The Walden Effect: Farming, simple living, permaculture, and invention.

Egg Advice, Part 4

The Nutrional Problem

EggsEggs used to be called "nature's most perfect food."  Today, eggs are out of balance, like most of our diets, containing little omega 3 fatty acids and an overabundance of omega 6 ones, for the simple reason that chickens' main food now is corn.  There are many ways to correct this imbalance, such as substituting worms for corn.  But free ranging them or pasturing them is not enough.

Studies have found that the omega 3 can be brought back in balance most simply by adding 5% (five percent) flaxseed to their food ration.  I've experimented with different ways of doing this other than paying double for special formula chicken feed.  Flax seeds sprout in about a week, so sprouts are one way.  My chickens love a tray of ground flax seed and gobble it up in no time, but they waste a lot picking and flinging it.  What works best for me is to grind the seed (30 seconds in a food or coffee mill), add enough water to make a paste, and feed it in a flat pan.  It is gone in a couple of minutes with no waste.

Editor's Note from Anna: My hens each eat three quarters of a cup of laying pellets per day, so using Daddy's math I should be giving each one about two teaspoons of flaxseed mash per day.  Dosages for your hens may vary slightly, but are probably in the same ballpark. For those of you with a lot of chickens, there are 48 teaspoons in a cup.

This post is part of our Egg Advice lunchtime series.  Read all of the entries:

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About us: Anna Hess and Mark Hamilton spent over a decade living self-sufficiently in the mountains of Virginia before moving north to start over from scratch in the foothills of Ohio. They've experimented with permaculture, no-till gardening, trailersteading, home-based microbusinesses and much more, writing about their adventures in both blogs and books.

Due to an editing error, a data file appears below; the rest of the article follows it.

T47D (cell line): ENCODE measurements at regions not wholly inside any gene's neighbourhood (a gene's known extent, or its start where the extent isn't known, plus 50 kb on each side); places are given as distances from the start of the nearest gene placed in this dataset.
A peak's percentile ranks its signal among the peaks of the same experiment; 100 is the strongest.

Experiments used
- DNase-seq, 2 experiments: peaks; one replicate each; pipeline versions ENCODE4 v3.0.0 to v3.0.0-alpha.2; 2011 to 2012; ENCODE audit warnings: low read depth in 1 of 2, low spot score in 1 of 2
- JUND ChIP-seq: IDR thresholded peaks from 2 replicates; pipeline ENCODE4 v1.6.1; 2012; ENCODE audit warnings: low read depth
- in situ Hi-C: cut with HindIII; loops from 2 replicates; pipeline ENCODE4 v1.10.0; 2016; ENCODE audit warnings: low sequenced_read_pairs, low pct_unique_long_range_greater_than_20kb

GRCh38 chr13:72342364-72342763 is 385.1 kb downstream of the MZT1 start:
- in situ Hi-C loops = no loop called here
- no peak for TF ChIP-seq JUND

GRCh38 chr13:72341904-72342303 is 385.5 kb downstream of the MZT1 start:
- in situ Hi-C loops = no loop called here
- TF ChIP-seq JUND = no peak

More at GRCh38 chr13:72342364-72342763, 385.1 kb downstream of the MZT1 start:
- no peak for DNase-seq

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The Purslane weed overtakes my yard every summer. I know that the leaves have a high Omega-3 content. It seems it would be a cheap (free) way to supplement their diet throughout the summer months as an alternative to flax seed. It is also a way to supplement Omega-3 for people. The leaves can be put in cucumber salads, eaten whole as a vegetable, or possibly cooked. It's a succulent plant though so tends to be on the slimy side. They don't taste bad though. Free, and no effort to grow seems like a winner.
Comment by Dustin Fri Nov 11 17:19:25 2011
I suspect that if your chickens have constant access to high quality pasture, you don't need to supplement their omega 3s in any way, except possibly in winter. I use the color of the yolks as a gauge --- if they're bright orange, all's well. But if you do need to supplement, I love the idea of feeding a weed! :-)
Comment by anna Sat Nov 12 11:19:01 2011

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